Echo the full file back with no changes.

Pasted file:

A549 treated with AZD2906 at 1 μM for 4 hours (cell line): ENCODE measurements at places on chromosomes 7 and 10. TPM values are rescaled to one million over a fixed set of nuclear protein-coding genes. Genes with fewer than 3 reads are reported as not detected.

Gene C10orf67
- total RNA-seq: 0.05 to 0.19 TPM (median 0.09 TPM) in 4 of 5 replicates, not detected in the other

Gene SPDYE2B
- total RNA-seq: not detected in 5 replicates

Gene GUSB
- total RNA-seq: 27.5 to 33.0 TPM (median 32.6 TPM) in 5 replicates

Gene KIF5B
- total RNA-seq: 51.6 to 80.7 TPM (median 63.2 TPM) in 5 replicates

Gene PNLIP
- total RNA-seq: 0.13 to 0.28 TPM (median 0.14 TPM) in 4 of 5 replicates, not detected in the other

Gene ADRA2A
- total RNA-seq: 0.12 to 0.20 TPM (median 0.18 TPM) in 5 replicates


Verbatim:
A549 treated with AZD2906 at 1 μM for 4 hours (cell line): ENCODE measurements at places on chromosomes 7 and 10. TPM values are rescaled to one million over a fixed set of nuclear protein-coding genes. Genes with fewer than 3 reads are reported as not detected.

Gene C10orf67
- total RNA-seq: 0.05 to 0.19 TPM (median 0.09 TPM) in 4 of 5 replicates, not detected in the other

Gene SPDYE2B
- total RNA-seq: not detected in 5 replicates

Gene GUSB
- total RNA-seq: 27.5 to 33.0 TPM (median 32.6 TPM) in 5 replicates

Gene KIF5B
- total RNA-seq: 51.6 to 80.7 TPM (median 63.2 TPM) in 5 replicates

Gene PNLIP
- total RNA-seq: 0.13 to 0.28 TPM (median 0.14 TPM) in 4 of 5 replicates, not detected in the other

Gene ADRA2A
- total RNA-seq: 0.12 to 0.20 TPM (median 0.18 TPM) in 5 replicates